Frost, together with Hauser, recorded the results of the 1983 study. Then they started talking about spreading the word about the research — through newsletters, school curriculums and school workshops. Then they thought about creating a children’s book, to pique interest in the research among the youngest readers, Frost said.
“None of us have actually written a children’s book” before, Hauser said.
“It was a learning experience,” Frost said. “We were very naive. But it was a really interesting journey.”
The easy part was the science — sidebars and background in the book, Frost said. The most difficult was to come up with a storyline that was compelling, engaging and appropriate for a child.
One major theme that the authors needed to frame carefully was climate change — specifically, how thinning ice and shrinking snow cover influence seals’ ability to build lairs and protect their pups.
For building lairs, seals prefer land-fast ice that’s attached to the shore, is more stable and persists longer in the spring, Frost said. While they can, and sometimes do, build lairs in the ice offshore, those conditions are less stable and the survival of the pups is lower, she said.
“I think ringed seals are going to persist well into the future, but there may be fewer of them because we don’t have as good of ice conditions for them to have their pups,” Frost said.
While scientists still don’t have a good current estimate on the ringed seal population size, they have listed them as species of concern, Frost said.
Environmental changes that affect the seals also affect the hunters relying on animals for meat and oil for food, as well as skin for building boats, making clothes and hard-bottom maklaks.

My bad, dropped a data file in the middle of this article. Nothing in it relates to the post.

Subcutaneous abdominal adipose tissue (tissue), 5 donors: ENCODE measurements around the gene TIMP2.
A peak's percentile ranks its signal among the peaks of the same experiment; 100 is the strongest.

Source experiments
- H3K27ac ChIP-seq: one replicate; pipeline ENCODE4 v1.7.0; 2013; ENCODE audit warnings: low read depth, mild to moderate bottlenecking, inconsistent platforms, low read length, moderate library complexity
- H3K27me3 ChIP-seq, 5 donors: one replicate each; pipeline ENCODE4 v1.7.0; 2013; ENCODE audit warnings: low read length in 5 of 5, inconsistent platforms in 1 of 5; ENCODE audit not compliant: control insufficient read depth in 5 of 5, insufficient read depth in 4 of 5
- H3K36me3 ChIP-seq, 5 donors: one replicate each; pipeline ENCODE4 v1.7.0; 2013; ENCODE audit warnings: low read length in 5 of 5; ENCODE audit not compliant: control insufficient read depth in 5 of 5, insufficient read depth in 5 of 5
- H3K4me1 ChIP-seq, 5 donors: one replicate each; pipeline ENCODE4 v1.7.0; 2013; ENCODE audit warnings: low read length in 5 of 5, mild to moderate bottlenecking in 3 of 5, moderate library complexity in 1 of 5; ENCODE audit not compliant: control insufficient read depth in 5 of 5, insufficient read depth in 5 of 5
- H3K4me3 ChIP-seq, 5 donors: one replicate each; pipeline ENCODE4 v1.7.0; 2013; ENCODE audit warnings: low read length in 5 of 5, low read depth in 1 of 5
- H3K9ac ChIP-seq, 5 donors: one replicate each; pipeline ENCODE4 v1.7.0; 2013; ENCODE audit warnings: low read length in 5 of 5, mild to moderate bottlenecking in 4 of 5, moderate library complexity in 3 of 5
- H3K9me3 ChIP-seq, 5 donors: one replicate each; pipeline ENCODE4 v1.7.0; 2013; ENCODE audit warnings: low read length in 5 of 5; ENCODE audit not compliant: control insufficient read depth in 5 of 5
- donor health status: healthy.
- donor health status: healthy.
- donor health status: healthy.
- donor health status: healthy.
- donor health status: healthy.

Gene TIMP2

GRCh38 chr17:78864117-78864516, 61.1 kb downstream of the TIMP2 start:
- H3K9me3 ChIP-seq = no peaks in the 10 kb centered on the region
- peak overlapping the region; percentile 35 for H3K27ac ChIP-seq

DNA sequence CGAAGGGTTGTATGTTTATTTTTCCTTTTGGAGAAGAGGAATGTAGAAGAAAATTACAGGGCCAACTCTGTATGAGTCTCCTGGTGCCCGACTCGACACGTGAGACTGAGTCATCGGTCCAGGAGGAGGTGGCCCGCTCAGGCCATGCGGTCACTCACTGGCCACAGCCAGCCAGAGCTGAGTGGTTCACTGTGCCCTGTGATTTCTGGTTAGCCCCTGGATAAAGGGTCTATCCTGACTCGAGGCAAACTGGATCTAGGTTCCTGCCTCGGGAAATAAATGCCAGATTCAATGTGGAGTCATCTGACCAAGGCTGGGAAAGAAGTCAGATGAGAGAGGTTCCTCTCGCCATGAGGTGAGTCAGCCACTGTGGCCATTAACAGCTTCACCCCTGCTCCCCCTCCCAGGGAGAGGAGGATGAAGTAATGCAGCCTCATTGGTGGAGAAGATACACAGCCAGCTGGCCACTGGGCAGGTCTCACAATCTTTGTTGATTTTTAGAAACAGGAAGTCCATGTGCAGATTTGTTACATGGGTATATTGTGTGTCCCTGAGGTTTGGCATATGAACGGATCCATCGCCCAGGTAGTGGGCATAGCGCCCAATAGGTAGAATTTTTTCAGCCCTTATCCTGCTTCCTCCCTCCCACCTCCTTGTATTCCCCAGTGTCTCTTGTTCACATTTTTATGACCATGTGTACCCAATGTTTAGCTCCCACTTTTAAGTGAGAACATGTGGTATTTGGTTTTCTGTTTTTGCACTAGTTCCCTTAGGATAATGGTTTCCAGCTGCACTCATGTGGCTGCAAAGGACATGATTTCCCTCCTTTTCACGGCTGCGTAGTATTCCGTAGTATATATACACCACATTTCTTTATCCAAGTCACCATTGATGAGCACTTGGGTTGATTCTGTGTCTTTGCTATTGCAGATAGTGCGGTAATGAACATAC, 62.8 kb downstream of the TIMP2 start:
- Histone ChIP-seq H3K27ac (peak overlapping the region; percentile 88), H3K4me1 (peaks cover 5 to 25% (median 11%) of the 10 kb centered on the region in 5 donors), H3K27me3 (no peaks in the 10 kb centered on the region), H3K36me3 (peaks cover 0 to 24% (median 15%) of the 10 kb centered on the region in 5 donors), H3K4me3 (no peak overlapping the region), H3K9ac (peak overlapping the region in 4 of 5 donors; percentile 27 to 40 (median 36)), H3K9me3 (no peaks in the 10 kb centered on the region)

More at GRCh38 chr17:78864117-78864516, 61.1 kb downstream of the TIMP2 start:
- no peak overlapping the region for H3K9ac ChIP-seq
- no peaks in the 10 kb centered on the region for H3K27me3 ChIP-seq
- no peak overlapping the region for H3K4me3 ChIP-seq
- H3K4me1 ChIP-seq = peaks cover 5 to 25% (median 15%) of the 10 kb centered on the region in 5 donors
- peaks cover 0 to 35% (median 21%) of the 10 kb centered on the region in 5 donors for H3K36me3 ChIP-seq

Kotzebue hunter and contributor to the book Cyrus Harris said that traditionally, residents used to go out on the ice in February to hunt for ringed seals, but with conditions changing, it is more and more challenging to do each year.
“Winter hunting is nonexistent basically, now that the ice is not super reliable,” Harris said.
The theme of climate change is not at the center of the new book, but it is present, especially in the sidebars and in the last section, Frost said, “to provide some background for a parent who’s reading a book to a child so they can answer questions.”
The book is now available for purchase, and all royalties will go to a fund for youth programs at the Native Village of Kotzebue. A set of free books will also be distributed to schools in Alaska’s northern coastal communities this year.
“We hope it will be useful for people,” Frost said. “On one level, letting children read about — in the case of Kotzebue children, or Alaska children — an animal that lives in their backyard, and tell them a little bit more about that animal on a bigger picture. Kids that aren’t from Alaska (would be) realizing that seals are cute and fuzzy, but they’re also food for people, and that’s not a terrible thing; that’s a really valuable thing.”
The authors also hope the book will inspire more children to become scientists.
“Science is a cool thing to do,” she said, “and it’s not only just a cool thing to do for personal reasons, but it’s a really productive thing to do in terms of helping the world around you.”